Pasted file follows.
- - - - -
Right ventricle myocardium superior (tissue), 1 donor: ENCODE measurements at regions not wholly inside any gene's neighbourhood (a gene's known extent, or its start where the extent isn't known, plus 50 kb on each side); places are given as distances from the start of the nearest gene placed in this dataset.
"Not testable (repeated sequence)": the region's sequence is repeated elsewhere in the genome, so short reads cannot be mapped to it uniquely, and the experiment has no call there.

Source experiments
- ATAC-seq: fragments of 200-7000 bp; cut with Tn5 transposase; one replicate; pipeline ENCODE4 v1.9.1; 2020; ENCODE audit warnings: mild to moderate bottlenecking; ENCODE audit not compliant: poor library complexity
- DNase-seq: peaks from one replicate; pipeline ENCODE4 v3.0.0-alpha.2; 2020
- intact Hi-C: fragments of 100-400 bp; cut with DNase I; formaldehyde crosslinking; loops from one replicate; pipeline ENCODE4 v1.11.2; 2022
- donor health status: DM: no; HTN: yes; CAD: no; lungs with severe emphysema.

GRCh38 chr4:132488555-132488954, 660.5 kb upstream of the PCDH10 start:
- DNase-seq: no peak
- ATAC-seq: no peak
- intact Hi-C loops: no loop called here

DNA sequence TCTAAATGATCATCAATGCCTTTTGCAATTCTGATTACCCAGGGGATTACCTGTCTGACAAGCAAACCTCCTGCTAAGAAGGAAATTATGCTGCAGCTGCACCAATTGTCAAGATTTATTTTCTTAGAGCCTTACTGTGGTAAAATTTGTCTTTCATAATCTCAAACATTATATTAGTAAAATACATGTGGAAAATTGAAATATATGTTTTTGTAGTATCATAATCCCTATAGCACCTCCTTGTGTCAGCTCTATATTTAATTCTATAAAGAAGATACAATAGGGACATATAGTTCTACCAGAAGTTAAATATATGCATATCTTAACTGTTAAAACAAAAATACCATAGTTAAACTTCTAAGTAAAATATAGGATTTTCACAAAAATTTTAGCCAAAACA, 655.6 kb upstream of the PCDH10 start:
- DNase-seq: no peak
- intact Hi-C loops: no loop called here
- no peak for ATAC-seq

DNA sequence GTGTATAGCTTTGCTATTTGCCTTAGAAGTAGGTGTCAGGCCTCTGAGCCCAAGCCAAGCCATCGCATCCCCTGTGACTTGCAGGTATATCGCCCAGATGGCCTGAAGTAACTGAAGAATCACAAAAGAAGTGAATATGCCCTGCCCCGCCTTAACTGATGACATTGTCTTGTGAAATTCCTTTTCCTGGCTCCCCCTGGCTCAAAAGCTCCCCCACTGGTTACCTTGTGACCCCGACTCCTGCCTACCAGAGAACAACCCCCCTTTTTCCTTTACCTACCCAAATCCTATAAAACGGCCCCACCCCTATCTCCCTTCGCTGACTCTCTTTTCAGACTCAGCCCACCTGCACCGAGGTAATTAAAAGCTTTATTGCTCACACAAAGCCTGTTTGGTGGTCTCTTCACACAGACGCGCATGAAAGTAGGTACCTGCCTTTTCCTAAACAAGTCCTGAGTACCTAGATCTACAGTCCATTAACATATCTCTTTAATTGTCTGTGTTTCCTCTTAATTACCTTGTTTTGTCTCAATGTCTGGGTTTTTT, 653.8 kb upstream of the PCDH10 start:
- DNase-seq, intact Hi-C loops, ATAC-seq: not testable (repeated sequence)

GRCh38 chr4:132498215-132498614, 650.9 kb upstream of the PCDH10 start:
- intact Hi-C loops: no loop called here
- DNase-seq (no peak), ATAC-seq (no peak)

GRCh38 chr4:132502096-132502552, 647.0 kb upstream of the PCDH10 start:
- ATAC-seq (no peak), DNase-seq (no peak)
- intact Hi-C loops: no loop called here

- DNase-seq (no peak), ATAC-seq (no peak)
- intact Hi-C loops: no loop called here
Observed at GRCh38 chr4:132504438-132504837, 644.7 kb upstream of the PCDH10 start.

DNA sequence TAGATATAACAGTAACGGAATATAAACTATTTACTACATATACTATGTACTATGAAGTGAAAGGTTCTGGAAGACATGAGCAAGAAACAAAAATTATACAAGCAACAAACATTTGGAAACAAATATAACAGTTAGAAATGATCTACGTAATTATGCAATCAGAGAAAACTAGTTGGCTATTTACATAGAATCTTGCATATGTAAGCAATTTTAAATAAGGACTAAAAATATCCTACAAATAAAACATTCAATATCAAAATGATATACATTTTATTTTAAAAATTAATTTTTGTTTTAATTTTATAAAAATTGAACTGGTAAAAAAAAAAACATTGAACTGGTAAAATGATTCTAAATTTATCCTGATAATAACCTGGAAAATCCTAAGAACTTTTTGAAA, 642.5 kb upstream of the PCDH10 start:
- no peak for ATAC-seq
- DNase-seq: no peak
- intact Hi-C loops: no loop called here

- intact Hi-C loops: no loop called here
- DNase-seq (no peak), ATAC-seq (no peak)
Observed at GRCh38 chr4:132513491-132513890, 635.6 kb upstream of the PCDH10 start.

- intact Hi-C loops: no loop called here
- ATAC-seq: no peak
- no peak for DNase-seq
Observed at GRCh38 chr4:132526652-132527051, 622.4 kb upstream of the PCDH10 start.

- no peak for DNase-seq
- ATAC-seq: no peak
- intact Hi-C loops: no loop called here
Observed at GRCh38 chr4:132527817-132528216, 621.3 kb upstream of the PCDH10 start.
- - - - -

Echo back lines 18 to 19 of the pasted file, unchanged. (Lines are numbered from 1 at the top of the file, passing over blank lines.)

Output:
GRCh38 chr4:132498215-132498614, 650.9 kb upstream of the PCDH10 start:
- intact Hi-C loops: no loop called here